Senator Richard Blumenthal (D-CT) called it a “leap of faith.”
Carol DiCarlo, owner of the Cheshire Equestrian Center, had left a career in the medical field to pursue her own business, taking the “leap” that all such entrepreneurs brave — the chance that their venture won’t be successful. DiCarlo opened her store in Cheshire with no opportunity to glance into the future, and the odds were not in her favor.
According to the Bureau of Labor Statistics, only 22% of small businesses and start-ups survive their first year in operation, and 30% fail by their second year. In the end, while 600,000 new businesses open each year dreaming of success and sustainability, only 25% are open for 15 years or more.
Those are daunting odds, ones DiCarlo faced head-on, as did Andrew Zeppa, owner and founder of Element 119, who admits to being a self-taught chemical engineer who opened his business out of his garage. The company has gone on to find that often-elusive success, expanding from Thomaston into Cheshire and, it appears, hoping to expand even further.
Blumenthal visited Cheshire on Monday to recognize the two businesses, commending each for their “ingenuity and risk-taking,” but while Connecticut’s senior U.S. Senator was speaking about these local establishments, he might as well have been speaking about all small businesses and start-ups in the state.
The major corporations drive much of the national discussion when it comes to the economy, for understandable reasons. They employ the most people, provide wide-ranging services, and impact the stock market. But without small businesses, and entrepreneurs such as DiCarlo and Zeppa, the backbone of the economy would snap.
The U.S. Small Business Administration estimates that in 2022 approximately 61 million Americans were employed by a small business, accounting for 46.4% of all employees in the nation. With nearly half the country’s workforce punching into the time clock of a start-up or small establishment, their success, not just their survival, is crucial to a healthy economic ecosystem.
That’s why ensuring that Connecticut is a hospitable environment for current and future business owners is so vital.
Statistics from Data USA and U.S. Small Business Profiles indicate that there are approximately 350,000 small businesses in Connecticut, accounting for 99.4% of all businesses in the state. Yet, a 2022 CNBC survey ranked the state 39th in the nation when it comes to being business-friendly. Diving deeper into those rankings, Connecticut came in 45th for the cost of doing business, 47th in economy, and 39th in infrastructure.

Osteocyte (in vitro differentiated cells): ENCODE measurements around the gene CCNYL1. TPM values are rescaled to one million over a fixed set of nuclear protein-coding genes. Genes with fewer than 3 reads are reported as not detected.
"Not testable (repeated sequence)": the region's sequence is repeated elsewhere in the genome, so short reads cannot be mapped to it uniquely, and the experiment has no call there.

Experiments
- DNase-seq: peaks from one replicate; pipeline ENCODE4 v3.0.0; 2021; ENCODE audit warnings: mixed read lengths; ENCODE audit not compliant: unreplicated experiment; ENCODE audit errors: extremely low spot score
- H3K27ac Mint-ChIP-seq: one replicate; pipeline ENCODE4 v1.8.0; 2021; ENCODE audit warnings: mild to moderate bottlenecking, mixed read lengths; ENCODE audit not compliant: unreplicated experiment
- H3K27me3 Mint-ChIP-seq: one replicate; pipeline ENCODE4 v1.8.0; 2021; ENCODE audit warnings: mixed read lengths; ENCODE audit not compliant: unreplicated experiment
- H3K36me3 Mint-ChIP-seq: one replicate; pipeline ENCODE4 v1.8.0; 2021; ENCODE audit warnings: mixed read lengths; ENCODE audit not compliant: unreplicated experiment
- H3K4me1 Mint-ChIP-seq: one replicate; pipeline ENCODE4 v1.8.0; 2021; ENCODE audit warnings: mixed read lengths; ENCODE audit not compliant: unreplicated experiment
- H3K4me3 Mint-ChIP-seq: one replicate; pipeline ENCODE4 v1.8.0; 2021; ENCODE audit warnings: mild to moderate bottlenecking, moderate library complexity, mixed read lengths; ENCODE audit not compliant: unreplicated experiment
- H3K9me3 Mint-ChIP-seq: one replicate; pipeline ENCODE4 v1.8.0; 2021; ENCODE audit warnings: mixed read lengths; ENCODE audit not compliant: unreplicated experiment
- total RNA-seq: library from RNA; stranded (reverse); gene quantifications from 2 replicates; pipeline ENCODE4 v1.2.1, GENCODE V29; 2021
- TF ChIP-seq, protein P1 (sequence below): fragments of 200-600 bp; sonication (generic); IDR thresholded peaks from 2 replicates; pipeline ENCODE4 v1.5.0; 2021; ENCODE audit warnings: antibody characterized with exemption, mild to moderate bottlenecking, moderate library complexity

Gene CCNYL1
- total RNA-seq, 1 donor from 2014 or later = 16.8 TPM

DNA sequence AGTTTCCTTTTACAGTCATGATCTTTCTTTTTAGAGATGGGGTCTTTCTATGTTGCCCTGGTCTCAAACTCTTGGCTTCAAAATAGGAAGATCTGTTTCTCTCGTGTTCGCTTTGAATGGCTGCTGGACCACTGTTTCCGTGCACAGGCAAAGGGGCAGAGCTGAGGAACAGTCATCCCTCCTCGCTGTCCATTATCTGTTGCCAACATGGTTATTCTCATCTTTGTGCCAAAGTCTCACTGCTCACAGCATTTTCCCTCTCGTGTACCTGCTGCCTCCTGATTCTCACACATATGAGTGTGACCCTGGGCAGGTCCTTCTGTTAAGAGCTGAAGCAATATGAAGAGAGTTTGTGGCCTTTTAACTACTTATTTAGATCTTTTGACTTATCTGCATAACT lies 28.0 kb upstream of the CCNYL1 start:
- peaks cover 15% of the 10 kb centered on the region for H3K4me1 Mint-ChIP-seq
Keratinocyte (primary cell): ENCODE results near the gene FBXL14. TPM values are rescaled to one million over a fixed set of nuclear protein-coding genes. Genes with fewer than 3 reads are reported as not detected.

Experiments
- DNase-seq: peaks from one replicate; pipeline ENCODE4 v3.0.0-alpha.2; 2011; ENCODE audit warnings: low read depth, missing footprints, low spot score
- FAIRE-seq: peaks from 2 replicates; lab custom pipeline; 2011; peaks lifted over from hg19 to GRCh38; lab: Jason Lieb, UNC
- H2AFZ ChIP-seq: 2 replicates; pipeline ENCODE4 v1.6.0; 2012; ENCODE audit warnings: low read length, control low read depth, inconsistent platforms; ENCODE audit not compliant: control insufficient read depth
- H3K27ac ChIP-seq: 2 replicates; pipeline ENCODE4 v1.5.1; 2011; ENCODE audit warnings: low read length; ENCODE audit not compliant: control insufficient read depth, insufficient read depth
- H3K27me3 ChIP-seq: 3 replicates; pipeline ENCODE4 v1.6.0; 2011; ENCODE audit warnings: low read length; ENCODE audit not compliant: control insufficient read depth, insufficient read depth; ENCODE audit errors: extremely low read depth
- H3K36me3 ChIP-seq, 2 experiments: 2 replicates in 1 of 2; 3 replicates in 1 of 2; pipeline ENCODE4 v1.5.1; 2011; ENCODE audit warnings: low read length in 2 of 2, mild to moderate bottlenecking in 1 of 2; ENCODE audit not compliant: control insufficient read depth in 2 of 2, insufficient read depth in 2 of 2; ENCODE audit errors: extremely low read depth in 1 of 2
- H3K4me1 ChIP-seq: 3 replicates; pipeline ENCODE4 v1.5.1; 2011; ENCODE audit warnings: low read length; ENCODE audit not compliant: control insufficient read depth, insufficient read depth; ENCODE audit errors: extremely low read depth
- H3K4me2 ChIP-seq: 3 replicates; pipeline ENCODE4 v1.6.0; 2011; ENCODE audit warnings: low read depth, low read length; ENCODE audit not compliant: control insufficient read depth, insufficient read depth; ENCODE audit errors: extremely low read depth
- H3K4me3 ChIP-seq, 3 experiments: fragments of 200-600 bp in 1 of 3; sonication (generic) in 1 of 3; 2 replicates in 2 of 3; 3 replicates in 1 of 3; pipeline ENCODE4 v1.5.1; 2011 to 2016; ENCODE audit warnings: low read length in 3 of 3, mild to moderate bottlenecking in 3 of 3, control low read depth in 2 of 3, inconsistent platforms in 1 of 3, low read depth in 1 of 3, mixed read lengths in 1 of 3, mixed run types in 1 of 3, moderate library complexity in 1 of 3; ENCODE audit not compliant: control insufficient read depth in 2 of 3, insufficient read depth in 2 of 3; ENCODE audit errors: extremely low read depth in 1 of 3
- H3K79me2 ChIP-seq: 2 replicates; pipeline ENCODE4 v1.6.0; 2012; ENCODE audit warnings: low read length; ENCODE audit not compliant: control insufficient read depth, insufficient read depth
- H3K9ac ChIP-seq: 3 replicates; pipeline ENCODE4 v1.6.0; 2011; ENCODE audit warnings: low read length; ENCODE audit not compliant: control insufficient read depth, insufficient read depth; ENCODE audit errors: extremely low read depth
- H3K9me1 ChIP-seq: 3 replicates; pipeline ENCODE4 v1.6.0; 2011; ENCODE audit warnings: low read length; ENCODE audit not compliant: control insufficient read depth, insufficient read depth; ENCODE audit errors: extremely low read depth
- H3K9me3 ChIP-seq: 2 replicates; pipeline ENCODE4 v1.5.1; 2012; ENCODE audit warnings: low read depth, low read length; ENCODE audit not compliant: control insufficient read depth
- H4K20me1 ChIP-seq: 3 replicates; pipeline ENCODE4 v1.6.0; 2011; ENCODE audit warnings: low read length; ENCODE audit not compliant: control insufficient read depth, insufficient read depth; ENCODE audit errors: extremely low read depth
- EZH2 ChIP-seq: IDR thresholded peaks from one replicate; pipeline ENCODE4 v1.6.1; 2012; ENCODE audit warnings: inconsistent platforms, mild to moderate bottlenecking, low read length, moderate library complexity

The state did fare better in other areas, including being ranked 14th and 17th in the life, health and inclusion category, while coming in 25th in innovation and technology. Still, it is clear that the state must continue to improve everything from its infrastructure to its tax rates and spending habits in order to officially shed its negative business image, even if the reputation isn’t totally deserved.
The state has a lot going for it, whether it be an beautiful coastline or its proximity to major U.S. cities, most notably New York to the south and Boston to the north. And Connecticut provides an attractive place for both families seeking quiet and safe suburbs in which to live and young adults seeking the excitement and cultural experience of residing in a more urban setting. There are sports to enjoy, art to admire, and history that dates back to well before the U.S. was even a country.
There’s every reason to believe that someone born in Connecticut, or someone arriving to attend one of its many high-ranking institutions of higher learning, would want to stay in Connecticut for life. But leaders must make sure the state is affordable and that risk-takers such as DiCarlo and Zeppa are supported, not inhibited. The two Cheshire businesses are success stories, the kind the state needs more of.